“It will be noticeable,” said Elizabeth Schenk, a National Weather Service meteorologist in San Diego. A gale warning was also in effect for coastal waters, with seas as a high as 12 feet. Orange county surf conditions could reach 6-foot waves. Strong currents are expected through at least Sunday.
In National City, Courtney Jones has been tracking Kay on her phone and tapping into her experience of growing up with storms on the East Coast. “I was kind of expecting to wake up and look outside and see the trees bending, and leaves everywhere, loose debris, but when I looked out, all I saw was puddles, and people driving a little more slowly,” Jones, 28, said. She was hoping the rain would alleviate the heat, but the conditions were still unbearable on Friday, what she and her family call “dog breath weather”: hot, muggy and sticky.
Daye Salani zipped out of his house in downtown San Diego without his umbrella and jacket when he left for work Friday morning. If this were any other day of the year, or the middle of winter, Salani would have made sure to bring both items. But not today. “If I leave work and it is pouring, I don’t mind getting soaked,” Salani, said, adding that it’s “been a minute” since it’s bucketed down on him. This is a rare occasion. “I’m inviting it.”
The strong gusts could make the already critical fire situation more dire. Near Hemet, the Fairview fire had exploded to more than 27,000 acres Friday – becoming this year’s largest wildfire – with only 5% containment.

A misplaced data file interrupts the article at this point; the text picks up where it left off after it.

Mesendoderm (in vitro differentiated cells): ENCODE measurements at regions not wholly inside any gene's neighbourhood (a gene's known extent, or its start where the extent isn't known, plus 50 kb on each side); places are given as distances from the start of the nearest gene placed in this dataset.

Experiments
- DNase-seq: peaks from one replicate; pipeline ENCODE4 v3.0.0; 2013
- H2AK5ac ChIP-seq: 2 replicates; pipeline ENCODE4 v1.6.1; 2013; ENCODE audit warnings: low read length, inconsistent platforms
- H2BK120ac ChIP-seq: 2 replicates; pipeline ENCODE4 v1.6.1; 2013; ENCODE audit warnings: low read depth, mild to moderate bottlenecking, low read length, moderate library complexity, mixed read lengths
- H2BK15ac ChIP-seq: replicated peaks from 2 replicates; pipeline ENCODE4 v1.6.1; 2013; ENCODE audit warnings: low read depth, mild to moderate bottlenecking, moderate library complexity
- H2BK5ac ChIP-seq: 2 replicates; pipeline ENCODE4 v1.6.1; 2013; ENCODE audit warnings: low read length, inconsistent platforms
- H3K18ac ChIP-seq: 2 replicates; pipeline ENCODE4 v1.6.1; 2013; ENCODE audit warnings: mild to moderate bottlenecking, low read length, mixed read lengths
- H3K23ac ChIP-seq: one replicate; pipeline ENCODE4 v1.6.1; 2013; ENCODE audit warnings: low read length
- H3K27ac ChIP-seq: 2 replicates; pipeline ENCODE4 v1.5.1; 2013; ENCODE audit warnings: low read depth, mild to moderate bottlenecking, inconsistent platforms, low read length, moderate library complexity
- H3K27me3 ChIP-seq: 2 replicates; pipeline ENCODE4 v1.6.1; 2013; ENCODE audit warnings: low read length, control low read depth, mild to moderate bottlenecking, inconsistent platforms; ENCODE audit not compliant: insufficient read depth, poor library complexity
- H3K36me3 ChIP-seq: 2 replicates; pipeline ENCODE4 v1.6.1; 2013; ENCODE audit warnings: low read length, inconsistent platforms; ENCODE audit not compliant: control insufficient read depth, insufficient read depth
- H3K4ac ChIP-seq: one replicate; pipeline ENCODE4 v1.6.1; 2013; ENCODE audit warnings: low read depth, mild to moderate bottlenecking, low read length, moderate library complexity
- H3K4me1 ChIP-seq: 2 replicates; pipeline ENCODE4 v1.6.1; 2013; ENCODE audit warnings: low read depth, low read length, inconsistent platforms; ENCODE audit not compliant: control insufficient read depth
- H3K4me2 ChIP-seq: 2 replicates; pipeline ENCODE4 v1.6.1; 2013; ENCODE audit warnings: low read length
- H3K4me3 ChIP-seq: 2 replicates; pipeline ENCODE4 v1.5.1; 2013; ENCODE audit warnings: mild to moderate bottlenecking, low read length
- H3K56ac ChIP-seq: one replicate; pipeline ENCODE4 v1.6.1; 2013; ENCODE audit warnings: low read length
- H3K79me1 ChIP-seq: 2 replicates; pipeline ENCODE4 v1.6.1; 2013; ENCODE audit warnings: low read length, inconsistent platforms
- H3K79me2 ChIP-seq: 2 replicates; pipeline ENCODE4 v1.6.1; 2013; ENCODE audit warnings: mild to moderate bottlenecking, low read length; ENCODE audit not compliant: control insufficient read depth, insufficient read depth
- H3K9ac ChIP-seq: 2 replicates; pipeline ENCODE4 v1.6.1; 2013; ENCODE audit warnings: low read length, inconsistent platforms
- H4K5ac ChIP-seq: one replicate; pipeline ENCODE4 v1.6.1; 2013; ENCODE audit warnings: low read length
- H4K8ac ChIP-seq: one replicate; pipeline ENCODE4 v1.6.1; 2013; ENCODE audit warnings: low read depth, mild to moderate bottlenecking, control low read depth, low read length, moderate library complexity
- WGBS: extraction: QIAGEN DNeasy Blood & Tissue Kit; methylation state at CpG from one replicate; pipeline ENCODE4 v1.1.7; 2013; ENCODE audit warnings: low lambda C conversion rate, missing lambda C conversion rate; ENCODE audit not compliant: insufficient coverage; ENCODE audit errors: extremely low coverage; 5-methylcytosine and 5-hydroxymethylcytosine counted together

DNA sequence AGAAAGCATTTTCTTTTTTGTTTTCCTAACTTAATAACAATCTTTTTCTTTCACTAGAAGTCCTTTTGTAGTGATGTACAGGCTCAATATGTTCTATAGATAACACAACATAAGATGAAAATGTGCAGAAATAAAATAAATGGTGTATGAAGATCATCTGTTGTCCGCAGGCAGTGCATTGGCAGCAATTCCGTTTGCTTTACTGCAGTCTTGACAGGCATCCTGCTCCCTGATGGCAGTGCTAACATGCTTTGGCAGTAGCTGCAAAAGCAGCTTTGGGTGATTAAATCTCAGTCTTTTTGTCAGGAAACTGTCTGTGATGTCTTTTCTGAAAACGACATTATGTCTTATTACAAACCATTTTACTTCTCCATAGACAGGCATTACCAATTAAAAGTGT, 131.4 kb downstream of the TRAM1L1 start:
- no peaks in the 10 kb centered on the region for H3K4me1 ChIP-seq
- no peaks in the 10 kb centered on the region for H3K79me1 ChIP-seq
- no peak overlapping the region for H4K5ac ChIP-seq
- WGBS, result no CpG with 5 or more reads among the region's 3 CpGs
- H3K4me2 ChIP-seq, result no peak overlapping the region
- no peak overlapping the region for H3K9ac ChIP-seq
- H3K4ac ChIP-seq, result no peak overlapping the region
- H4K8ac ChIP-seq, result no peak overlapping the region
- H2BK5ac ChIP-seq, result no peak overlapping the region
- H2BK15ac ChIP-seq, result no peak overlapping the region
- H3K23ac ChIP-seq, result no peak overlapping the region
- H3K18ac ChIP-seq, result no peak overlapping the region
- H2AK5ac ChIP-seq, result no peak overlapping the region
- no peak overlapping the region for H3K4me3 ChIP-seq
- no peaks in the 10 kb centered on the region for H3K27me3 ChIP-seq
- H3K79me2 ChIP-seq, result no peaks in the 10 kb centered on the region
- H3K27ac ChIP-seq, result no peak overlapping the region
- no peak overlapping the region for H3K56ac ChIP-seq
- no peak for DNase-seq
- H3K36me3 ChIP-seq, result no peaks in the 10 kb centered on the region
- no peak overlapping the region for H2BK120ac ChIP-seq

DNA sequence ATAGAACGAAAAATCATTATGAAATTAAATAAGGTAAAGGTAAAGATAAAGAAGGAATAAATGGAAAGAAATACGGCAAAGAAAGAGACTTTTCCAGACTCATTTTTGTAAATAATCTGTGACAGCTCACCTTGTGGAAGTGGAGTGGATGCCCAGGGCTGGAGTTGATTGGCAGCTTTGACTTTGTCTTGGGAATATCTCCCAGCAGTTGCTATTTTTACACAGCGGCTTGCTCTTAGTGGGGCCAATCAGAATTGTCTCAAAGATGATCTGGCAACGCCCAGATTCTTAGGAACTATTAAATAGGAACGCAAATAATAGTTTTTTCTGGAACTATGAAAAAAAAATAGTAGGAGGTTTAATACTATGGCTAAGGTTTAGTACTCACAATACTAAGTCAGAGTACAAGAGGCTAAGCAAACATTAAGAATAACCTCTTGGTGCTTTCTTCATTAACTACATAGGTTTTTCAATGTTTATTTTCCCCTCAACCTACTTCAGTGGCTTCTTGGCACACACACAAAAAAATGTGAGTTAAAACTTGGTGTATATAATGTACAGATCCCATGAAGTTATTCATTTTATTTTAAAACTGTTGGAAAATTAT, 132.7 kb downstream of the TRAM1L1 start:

Heather Leer was traveling for work this week and on a layover at the airport in Denver, hoping not to encounter any weather-related disruptions so she could get back to her house in Hemet, located inside the evacuation grid. Her husband, who remained at their home, had not reported any rain Friday morning. But Leer was worried about the winds aggravating the fire and challenging containment efforts. The rain could lead to flash floods and mud slides.
“It is a huge concern,” Leer, 41, said. “We have never seen so many things, one on top of each other, happening that could potentially change our lives forever.”
On Friday, Los Angeles International Airport announced on Twitter that, because of wind conditions, it would shift operations to have aircrafts depart from the east and arrive from the west. There were few delays, with “99% of our schedule on time so far today,” LAX said in the tweet.
The storm is not expected to bring significant rain to Los Angeles County and the surrounding areas, which are likely to stay dry most of Friday, although some rain bursts and thunderstorms could develop by the evening. Meteorologists have issued a flash flood watch for L.A. and Ventura counties, as well as the Antelope Valley. Forecasters are particularly concerned about Catalina Island, which is under a coastal flooding advisory.
Southern California last felt the effects of a tropical storm in 1997, when Tropical Storm Nora caused flooding, power disruptions and traffic crashes, as well as destroyed several homes in Orange County.
Despite the coming rain, excessive heat remained an issue Friday. The temperature in downtown Los Angeles was already at 80 degrees by 9 a.m., said Dave Bruno with the weather service’s Oxnard bureau. Most valley and foothill areas did not drop below 90 overnight.
Storm clouds could prevent record-breaking heat, but temperatures still could reach 100 degrees, even near the coast, forecasters said.
The Inland Empire region and Orange County could reach highs from the upper 90s to triple digits, while San Diego County will likely stay in the low 90s.
But a cooldown is coming. “Today will be the last of the extreme days,” Bruno said.